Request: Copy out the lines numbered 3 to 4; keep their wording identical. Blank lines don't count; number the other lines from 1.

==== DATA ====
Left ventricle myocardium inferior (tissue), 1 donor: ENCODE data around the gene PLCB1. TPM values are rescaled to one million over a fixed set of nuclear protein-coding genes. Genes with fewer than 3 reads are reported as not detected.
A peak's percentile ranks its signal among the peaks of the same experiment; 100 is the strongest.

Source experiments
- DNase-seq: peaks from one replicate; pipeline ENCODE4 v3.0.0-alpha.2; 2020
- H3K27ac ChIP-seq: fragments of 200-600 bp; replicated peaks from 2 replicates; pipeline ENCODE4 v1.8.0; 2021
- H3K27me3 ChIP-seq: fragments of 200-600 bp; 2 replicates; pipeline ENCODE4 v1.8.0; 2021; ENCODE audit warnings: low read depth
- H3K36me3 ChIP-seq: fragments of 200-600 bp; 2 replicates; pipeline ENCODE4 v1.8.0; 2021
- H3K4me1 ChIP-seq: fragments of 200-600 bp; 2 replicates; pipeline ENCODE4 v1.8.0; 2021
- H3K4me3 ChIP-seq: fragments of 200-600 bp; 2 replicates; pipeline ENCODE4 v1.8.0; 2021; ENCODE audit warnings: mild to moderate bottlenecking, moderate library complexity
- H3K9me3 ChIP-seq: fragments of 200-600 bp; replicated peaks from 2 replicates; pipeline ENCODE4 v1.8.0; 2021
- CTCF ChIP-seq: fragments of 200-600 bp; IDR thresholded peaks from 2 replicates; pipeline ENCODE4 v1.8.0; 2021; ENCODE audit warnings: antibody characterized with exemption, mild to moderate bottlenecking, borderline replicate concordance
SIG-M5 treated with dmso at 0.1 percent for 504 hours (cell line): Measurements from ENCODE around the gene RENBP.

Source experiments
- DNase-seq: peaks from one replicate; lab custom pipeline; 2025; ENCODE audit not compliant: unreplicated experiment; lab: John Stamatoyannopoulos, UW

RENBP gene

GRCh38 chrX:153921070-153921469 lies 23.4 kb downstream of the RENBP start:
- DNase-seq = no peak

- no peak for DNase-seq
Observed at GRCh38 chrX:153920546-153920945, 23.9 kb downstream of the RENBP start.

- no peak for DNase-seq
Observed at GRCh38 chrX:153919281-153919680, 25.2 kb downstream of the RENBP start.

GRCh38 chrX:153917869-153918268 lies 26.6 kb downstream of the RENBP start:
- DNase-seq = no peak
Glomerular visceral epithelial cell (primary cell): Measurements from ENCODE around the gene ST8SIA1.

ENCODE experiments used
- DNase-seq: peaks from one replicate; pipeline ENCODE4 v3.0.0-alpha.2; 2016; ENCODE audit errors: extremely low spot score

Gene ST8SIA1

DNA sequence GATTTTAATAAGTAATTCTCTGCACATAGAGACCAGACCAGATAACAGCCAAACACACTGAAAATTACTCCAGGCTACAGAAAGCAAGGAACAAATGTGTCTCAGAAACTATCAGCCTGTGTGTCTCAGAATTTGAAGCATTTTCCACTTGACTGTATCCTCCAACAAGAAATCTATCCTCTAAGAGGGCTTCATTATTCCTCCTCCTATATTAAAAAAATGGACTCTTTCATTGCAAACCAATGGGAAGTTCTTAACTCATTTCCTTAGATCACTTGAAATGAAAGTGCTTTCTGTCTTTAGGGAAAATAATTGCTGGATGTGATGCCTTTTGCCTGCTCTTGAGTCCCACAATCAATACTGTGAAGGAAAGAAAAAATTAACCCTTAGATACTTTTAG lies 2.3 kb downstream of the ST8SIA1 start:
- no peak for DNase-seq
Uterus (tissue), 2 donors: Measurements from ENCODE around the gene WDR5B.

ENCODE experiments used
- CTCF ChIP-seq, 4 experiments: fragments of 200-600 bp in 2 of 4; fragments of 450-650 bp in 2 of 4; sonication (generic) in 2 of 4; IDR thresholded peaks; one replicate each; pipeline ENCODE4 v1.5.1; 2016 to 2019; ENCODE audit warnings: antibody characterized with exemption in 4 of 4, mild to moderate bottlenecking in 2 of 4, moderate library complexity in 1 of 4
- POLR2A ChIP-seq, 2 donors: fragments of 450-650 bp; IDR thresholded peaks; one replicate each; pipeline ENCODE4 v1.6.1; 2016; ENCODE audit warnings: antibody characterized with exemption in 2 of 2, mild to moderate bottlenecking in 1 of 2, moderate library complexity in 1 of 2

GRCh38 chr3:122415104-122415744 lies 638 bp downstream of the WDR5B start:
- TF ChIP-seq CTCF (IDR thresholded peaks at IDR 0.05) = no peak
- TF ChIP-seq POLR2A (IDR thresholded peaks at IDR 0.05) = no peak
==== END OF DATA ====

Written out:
Source experiments
- DNase-seq: peaks from one replicate; pipeline ENCODE4 v3.0.0-alpha.2; 2020